The 8 Largest Loft Condominium Conversions In Toronto

King West / Niagara / Liberty Village, Leslieville/Riverside, Little Portugal, Queen West, Roncesvalles Village

Welcome to my blog on housing, culture, and design in Toronto, where I share my insights, ideas and point of view on the many facets of the Toronto Real Estate Market.

I LOVE my career as a realtor and housing conceptualist – now in my 28th year – which has provided a truly unique point of view from which to witness the evolution of the Toronto real estate market. I have a multi-disciplinary education in housing, and over the duration of my decades-long career, I’ve had the opportunity to witness and participate actively in the fashion and trends of real estate development, while honing my expertise to specialize in niche areas of the market- in particular, the evolution of the Innovative Space market including the adaptive reuse of non-residential buildings into loft conversions.

In the 1990s and 00’s, my business included re-purposing industrial and factory spaces into airy loft shells which could be purchased as-is or custom-designed into personal spaces for residential use. They were born from the desire for live-work spaces, which is trending again now that the COVID-19 pandemic is re-shaping how we live and work. Have you read my recent post The Need And Demand For Live/Work Properties In Toronto? In my real estate development day, lofts were generally sought after by artists and creative professionals who wanted studio space at home with adequate light and good proportions to support their creative spirit; a loft’s soaring ceilings, large factory windows, and open space plan accomplished just that!



The loft movement began in New York and Paris, eventually coming to Toronto in the 1980s, when 20 small non-residential buildings located in downtown neighbourhoods were converted by a handful of developers into loft condominiums.

Do you know what the difference is between a hard loft and a soft loft? Truly authentic hard lofts are few and far between in Toronto, simply because the factories that housed the transformation of those spaces are few. In addition to high ceilings and ample natural light, they traditionally display a fusion of industrial grit in the décor, with things like exposed brick, exposed ductwork, as well as the liberal use of wood and beams.


*Tip Top Tailors Building Circa 1980 prior to its conversion.


Soft lofts are a housing type that first emerged in Toronto in the late 1990s. These typically concrete and glass spaces with higher ceilings were developed to meet the growing demand of young upwardly mobile professionals working in the central core who desired spaces that had a lofty aesthetic. Developers began offering newly constructed complexes that replicated the features that make loft living so appealing, including high ceilings, extra-large windows and an industrial feeling such as concrete columns and ceilings or floors. While they look a lot like the hard loft, these design elements are fabricated, rather than a product of the origins of the building.

I was on the front lines of the loft trend in the 1990s, as part of my graduate research in Housing & Identity, I conducted research with residents of the first 20 loft condominium conversions in Toronto in pursuit of learning about how this housing type was uniquely positioned to promote self-expression at home and reflected their personalities.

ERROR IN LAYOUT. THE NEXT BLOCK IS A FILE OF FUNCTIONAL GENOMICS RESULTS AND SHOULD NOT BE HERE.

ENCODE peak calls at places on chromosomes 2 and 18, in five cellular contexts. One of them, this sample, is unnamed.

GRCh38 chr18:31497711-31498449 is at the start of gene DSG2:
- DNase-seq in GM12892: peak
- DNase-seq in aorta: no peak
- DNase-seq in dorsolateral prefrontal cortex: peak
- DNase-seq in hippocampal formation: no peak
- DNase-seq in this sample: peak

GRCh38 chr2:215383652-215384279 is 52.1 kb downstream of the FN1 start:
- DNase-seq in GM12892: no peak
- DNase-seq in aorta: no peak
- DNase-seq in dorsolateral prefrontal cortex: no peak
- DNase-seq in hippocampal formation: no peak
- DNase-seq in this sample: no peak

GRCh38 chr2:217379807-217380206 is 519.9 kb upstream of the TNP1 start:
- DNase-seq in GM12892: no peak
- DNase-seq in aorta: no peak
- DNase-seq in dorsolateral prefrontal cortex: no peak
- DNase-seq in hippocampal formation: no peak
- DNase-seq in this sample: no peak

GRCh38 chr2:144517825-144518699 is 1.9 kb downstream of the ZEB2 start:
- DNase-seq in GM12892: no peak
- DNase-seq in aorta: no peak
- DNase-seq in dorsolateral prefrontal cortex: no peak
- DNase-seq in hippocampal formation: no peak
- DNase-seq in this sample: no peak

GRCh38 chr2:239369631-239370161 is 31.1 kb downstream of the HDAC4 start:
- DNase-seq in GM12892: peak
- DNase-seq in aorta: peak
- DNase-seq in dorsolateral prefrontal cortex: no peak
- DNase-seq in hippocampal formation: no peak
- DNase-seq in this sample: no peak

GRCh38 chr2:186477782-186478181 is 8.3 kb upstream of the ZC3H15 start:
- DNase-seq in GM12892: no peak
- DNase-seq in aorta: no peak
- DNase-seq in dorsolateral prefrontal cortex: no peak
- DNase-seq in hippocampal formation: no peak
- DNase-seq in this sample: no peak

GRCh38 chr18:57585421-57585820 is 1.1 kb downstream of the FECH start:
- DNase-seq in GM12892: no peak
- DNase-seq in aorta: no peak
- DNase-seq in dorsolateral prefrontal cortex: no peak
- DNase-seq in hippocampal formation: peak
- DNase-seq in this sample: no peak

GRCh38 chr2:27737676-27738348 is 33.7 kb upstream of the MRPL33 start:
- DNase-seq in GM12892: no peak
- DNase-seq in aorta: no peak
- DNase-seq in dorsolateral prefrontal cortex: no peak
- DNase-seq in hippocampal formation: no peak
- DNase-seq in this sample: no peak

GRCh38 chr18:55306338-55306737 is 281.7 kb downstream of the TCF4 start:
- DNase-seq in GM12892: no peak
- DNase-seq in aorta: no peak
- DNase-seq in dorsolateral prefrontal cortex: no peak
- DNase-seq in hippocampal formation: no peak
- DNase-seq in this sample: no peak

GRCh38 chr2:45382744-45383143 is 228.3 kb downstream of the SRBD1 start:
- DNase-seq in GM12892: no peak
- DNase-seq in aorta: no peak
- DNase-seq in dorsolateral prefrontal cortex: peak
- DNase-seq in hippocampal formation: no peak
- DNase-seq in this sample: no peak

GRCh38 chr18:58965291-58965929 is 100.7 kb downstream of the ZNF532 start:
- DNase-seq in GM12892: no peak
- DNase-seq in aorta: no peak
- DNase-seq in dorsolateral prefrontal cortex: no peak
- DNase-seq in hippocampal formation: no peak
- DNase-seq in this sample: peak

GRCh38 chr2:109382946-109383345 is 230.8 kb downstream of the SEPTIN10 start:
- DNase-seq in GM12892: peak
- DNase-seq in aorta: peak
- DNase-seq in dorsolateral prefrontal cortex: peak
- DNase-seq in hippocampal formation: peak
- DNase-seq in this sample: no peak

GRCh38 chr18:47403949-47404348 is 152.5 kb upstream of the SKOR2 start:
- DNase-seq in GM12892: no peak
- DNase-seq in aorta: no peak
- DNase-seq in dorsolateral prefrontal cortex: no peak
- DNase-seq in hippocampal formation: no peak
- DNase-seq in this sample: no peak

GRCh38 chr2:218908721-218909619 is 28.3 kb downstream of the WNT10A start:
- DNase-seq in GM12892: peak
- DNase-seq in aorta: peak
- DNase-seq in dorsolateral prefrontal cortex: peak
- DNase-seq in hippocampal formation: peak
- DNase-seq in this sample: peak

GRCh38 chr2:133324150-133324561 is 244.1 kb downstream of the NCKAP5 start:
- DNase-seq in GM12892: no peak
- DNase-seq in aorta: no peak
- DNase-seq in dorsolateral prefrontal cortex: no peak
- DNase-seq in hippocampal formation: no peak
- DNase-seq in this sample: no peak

It’s an interesting concept, in part because loft living has an inherent creative vibe, where the housing is simultaneously the muse and the canvas for self-expression! For more background about the differences between soft and hard lofts, some more insight into my graduate research and a more in-depth description of some of the fundamental design features, check out these past posts: Dear Urbaneer: What Is The Difference Between A Hard Loft And A Soft Loft? and A Short History Of Toronto’s Fashion District And Art Deco Architecture

Here’s a brief tour of the eight largest loft conversions in Toronto. If you were looking for specifics on some of the most well-known loft condominiums in Toronto – whether out of curiosity or your intention to purchase a lofty space – this is a great introduction to what’s available. But do keep in mind there are several much smaller more boutique loft conversions in the city. Just pop me a note if you’d like more information!



> Buildings Having Predominantly Original Architecture <



Merchandise Lofts At 155 Dalhousie Street Near Church South Of Gerrard Opposite Ryerson University 

Originally a warehouse for retailers Simpsons and Sears, this circa 1910 building – characterized as a classic example of 20th Century Industrial Style, which marries its traditional architectural façade with contemporary industrial interiors – was redeveloped in the 1990s as this landmark loft conversion. Developed by Cresford Developments, the project – which comprises five phases – is one of the largest warehouse loft conversions in Toronto. Upon its completion in 2000, this notable building won a number of awards, including accolades from Heritage Toronto and the Greater Toronto Home Builders Association.

Rising to 13 storeys, The Merchandise Lofts house 526 units, each ranging between approximately 450 square feet up to 2600 square feet, and boast common features such as either concrete or hardwood flooring, open concept living spaces and kitchens, exposed ductwork, and 12-foot ceilings. Even more special are the early 20th-century industrial elements, which include mushroom columns and 8-foot wide sliding barn doors.

In addition to having a sweeping four storey interior lobby and indoor half-basketball court, there are a host of amenities that will quickly elevate the quality of life for the lucky tenant, including a fully equipped gym, a meeting room, games room, sauna, and spa. The rooftop offers a swimming pool, a party room, an expansive patio with a BBQ area featuring a stunning ‘bright-lights big-city’ vista, and even an area for you to walk your dog!